Louisville coach Rick Pitino believes this is the season that a 16-seed will defeat a Number One seed in the NCAA Tournament.
LOUISVILLE, Ky. (WDRB) – The NCAA Tournament has seen undefeated champions, programs that have racked up titles in seven consecutive years and buzzer beaters from every angle.
Here is one development that has never been celebrated or grieved: A 16-seed toppling one of the tournament's four number one seeds.
This is the year that changes. Several experienced voices have been predicting it for weeks. Add Rick Pitino's name to the list.
"I think this could be the year where a 16 beats a one," Pitino said, on the eve of his team's trip to South Bend, Ind., to play Notre Dame Saturday at 9 p.m. "It could happen. It could happen. If it's going to happen, it's this year because there's no Number One that's totally dominant."
Or even somewhat dominant, if you've been studying the video. Not Indiana, not Duke, not Louisville, not Michigan, not anybody. The Number One rating comes equipped with the banana peel.
I'm not ready to fall in line with Pitino – yet. There is something about the 104-0 record that Number One seeds have built against 16 seeds that tells me this requires more consideration. Only a dozen of those 1 vs. 16 games have been decided by less than 10 points – and this won't be the first March with questionable Number One seeds. Let the record show that two seeds are 100-4 against 15s.
But the evidence of the past four days certainly inspires questions about what is going on. Arkansas, Texas Christian and Illinois, teams with combined conference records of 6-19, have just whacked first-place teams in the Southeastern (Florida), Big 12 (Kansas) and Big Ten (IU) conferences.
Arkansas and TCU are not NCAA Tournament teams. Illinois has debatable credentials. The Gators, Jayhawks and Hoosiers have all been discussed as likely top seeds.
"This could be the most bizarre year we've ever seen," Pitino said. "You're going to pick four number one seeds and they may not be the four best teams. This is a year where you could see a lot of eight- and nine-seeds, even seven-seeds make it into the Final Four.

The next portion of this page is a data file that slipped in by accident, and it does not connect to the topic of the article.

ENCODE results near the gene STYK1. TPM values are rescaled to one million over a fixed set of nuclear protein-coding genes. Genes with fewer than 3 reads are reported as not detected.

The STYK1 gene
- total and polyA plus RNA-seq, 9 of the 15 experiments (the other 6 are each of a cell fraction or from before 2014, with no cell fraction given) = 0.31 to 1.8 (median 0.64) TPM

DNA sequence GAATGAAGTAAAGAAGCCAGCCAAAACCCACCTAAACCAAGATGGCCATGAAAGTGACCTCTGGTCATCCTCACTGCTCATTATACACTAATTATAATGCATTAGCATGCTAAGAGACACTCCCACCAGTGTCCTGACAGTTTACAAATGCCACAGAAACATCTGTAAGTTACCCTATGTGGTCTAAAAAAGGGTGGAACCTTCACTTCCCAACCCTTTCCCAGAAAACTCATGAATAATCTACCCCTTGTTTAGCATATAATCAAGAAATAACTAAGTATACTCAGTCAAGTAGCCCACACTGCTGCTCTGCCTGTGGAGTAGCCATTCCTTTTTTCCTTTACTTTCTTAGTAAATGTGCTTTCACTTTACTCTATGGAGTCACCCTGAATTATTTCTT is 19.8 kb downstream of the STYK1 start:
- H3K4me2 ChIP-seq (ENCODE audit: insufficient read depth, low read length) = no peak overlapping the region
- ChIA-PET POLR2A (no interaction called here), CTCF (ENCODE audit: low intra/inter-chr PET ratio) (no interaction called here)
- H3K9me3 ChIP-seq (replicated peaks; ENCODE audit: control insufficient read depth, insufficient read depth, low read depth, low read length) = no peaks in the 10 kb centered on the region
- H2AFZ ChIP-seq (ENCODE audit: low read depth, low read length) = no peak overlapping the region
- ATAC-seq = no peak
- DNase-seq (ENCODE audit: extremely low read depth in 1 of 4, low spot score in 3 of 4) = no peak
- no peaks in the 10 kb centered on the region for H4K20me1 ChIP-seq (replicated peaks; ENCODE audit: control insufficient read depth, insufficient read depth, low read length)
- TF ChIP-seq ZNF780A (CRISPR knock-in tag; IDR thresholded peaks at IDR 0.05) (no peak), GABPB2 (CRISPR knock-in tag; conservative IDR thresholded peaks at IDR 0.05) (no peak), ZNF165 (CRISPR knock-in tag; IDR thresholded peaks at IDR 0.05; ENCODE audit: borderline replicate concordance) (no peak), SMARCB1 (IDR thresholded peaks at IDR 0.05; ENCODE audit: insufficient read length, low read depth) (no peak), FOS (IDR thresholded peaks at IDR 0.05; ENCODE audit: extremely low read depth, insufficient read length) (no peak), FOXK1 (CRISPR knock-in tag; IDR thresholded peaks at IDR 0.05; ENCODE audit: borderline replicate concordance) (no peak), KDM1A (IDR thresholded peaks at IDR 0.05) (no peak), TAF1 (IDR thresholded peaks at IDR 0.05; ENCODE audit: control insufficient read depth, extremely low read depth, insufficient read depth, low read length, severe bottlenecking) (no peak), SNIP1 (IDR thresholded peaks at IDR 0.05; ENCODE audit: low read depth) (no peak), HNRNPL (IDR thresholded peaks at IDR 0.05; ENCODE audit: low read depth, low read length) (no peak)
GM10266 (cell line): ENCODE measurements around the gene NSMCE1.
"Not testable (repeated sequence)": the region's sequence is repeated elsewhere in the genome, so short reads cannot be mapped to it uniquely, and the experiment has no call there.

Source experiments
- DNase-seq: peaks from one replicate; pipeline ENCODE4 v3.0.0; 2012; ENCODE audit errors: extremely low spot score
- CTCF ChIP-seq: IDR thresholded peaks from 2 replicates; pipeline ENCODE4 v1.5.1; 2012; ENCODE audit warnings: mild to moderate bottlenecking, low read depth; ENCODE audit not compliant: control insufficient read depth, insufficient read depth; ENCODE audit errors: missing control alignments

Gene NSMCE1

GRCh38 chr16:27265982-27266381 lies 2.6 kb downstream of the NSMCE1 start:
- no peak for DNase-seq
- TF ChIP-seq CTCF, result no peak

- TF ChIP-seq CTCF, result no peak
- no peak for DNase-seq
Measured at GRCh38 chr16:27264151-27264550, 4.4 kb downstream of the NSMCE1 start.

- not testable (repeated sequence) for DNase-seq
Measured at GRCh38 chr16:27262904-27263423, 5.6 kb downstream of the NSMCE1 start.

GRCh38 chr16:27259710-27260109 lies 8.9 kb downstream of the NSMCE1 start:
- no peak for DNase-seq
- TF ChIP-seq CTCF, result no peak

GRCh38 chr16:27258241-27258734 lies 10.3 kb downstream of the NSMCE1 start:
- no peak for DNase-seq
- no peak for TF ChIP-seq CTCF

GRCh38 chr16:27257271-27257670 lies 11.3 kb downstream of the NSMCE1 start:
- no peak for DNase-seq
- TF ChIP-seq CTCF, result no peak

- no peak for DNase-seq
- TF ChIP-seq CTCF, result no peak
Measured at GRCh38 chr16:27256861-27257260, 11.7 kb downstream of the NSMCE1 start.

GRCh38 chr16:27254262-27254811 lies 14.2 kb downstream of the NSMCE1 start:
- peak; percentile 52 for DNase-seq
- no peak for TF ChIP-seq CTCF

"It's fun. It's a lot of fun to be like this. The best team on the West Coast right now is Gonzaga. They're a terrific basketball team. It wouldn't surprise me to see them cut down the nets at the end of the year. They're very, very good at both ends of the floor."
A smile from Pitino.
"But I could give you 17 other reasons why somebody (else) could cut down the nets. I think it's a lot of fun, really a lot of fun."
The jumble at the top has been so unrelenting that it has become a more compelling story than Louisville's trip to Notre Dame, even with ESPN College GameDay booked for South Bend. Going to Purcell Pavilion has always been reason for Pitino to pack his Prilosec. His U of L teams are 0-3 there. They have lost by 33 – and in overtime. Four of the last five games the teams have played have required overtime.
It always seems as if Notre Dame has more upperclassmen than any team in the Big East. Mike Brey doesn't put many guys in the NBA, but he usually has guys who have been around since 2001.
"Notre Dame is typical of a Butler or a team that gets four-year players," Pitino said. "They always are good every year. There's great continuity. They don't have very many bad swings in seasons. They're always building with sophomores, juniors and seniors, who all shoot the ball."
That has not changed. Notre Dame starts two seniors, two juniors and a sophomore. Several years ago Jack Cooley, Notre Dame's center, was known as the guy who looked like Luke Harangody. Now he plays like him, too. Cooley is the only guy in the Big East averaging a double-double – 14.8 points, 11.3 rebounds.
The Irish are the best shooting team in the Big East, but they're the worst team in the league at creating steals. Pitino said Notre Dame might have the best homecourt advantage in the league, but Georgetown and Connecticut have beaten the Irish in South Bend by a combined 23 points.
Consider it another sign of the kind of year it is in college basketball.